Male novelists who use female narrators have been praised for their insights into "feminine psychology," yet we seldom expect women writers to represent masculinity from a male point of view. In her recent work on feminism and narratology, Susan Lanser considers "the social properties and political implications of narrative voice," claiming that "female voice"--the grammatical gender of the narrator--"is a site of ideological tension made visible in textual practice" (4-5). This tension is conspicuous in novels published in the nineteenth century: a strict literary double-standard reflects a cultural double-standard that devalues feminine discourse in the public sphere. Like everything else, narrative voice corresponds to the cultural needs of Victorian society, and so an age comparatively rich in literary heroines (and in women writers) still finds the masculine voice more representative, and, supposedly, more rational, more "objective." Because narrative voice carries the burdens of Victorian gender polarization--in its representation of male or female language and the expectations it raises about masculine or feminine plots(1)--grammatical gender in a Victorian novel is as ideologically constructed as the gendered body inhabited by the author.
If narrative voice is a site of ideological tension, it is even more difficult to construe when a male voice is adapted self-consciously by women writers who call themselves "Currer Bell" or "George Eliot." Indeed, because narrative authority conforms to rather than challenges "hierarchical, patriarchal norms" (Cohan & Shires 146) we can gain insight into the ways women who use male narrators understand gender relations, and how they reproduce masculinity--and with it, dominant discourse--in the choice of male language, preoccupations, and pursuits.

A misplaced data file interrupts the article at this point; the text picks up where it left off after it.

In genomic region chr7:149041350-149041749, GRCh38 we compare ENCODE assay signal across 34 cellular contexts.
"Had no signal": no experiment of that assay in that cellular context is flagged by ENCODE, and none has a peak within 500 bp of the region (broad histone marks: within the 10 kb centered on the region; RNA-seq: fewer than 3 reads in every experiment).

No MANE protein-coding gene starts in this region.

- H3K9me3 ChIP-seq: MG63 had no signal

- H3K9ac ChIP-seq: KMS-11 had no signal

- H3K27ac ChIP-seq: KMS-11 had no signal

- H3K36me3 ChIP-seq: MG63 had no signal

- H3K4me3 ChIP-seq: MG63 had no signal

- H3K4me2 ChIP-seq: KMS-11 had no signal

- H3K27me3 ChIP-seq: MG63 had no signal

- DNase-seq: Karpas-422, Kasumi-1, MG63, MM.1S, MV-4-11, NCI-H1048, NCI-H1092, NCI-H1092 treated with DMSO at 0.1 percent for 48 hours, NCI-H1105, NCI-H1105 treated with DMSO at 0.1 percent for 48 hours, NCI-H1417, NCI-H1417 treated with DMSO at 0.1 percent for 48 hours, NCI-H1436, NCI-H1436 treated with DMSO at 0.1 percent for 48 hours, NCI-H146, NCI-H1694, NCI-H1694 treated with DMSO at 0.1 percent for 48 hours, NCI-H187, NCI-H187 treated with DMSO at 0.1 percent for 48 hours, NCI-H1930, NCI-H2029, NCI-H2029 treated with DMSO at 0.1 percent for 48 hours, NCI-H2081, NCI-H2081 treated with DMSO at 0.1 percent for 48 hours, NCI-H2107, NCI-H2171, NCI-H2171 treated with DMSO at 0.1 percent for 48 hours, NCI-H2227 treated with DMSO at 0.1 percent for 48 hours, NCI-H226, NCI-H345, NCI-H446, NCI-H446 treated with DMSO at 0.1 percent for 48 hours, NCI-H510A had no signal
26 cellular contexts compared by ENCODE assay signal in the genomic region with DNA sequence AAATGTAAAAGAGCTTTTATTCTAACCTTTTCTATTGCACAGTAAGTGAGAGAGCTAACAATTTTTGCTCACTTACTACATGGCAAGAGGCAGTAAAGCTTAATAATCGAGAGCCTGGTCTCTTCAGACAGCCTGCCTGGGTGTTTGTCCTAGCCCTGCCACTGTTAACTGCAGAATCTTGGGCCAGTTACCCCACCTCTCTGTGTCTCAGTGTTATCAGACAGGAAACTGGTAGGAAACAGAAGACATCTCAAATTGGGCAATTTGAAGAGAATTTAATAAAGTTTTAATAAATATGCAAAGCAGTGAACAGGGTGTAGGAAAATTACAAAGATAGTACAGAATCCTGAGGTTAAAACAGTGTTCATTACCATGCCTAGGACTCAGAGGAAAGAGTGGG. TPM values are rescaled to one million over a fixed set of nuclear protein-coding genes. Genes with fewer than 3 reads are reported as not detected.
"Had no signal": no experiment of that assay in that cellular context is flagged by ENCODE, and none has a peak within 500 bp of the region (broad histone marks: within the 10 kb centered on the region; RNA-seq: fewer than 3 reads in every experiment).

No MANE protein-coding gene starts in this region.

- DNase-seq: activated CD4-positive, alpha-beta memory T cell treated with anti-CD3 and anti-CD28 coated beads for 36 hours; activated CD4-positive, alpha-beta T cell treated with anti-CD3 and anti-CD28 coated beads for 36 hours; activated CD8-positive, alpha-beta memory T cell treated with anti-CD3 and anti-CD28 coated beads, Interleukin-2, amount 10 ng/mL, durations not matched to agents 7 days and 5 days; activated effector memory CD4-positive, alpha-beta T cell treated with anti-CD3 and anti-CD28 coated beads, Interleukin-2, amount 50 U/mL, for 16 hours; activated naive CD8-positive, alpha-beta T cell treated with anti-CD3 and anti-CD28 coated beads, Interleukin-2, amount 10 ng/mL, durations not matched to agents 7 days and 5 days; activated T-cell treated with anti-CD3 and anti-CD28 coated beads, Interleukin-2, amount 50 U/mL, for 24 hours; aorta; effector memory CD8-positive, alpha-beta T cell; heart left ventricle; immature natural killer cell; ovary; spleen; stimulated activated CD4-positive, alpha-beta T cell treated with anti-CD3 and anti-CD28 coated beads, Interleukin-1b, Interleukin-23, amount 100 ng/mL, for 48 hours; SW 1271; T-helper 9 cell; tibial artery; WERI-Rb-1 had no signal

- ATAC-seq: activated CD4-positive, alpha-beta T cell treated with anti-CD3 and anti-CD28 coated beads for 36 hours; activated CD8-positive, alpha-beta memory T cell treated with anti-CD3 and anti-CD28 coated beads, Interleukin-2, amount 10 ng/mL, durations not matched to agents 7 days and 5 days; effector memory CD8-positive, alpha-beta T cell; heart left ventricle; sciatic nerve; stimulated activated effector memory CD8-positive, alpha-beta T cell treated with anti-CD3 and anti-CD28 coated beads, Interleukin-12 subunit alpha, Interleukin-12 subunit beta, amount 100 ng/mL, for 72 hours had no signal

In her first novel, The Professor, Charlotte Bronte uses a first-person male narrator, and, as I will discuss, critics have tended to see this as both an artistic error and an elision of her feminist voice. But whether she takes a male or female narrator, Bronte is no less intent on examining the encoding of gender in nineteenth-century discourse. Specifically, the male voice provides an opening to confront a central issue for Bronte--power--which is different from her explorations of powerlessness in her later heroine-centered novels. In The Professor, she is learning what it is to have the power of authorship, and therefore it is consistent that she should go inside the system to attempt to represent the source of that power.(2)
Many psychoanalytic approaches to The Professor accept the "feminization" of the male narrator as the woman writer's personal experience of subordination translated into a pseudomale voice. Though this helps in understanding biographical issues and the so-called "female imagination," such readings tend to overlook how the appropriation of the male voice may challenge a tradition of androcentric narrative and Victorian patriarchal hegemony. As Terry Eagleton explains, one interpretation of feminism "is not just that women should have equality of power and status with men; it is a questioning of all such power and status. It is not just that the world will be better off with more female participation in it; it is that without the 'feminization' of human history, the world is unlikely to survive" (150). Bronte engages this concern by using an intrinsically authoritative male voice to tell a story that is not about a heroine's traditional growth into power, but instead authorizes a masculine growth out of power by asserting the need to temper male authority with "feminine" social virtues, usefully defined by Susan Morgan as "gentleness, flexibility, openness to others, friendship, and love" (19). At the same time, however, Bronte describes the practical and psychological obstacles to this "feminization" for men who are subject to ideological constraints, particularly the insistence on sexual difference. …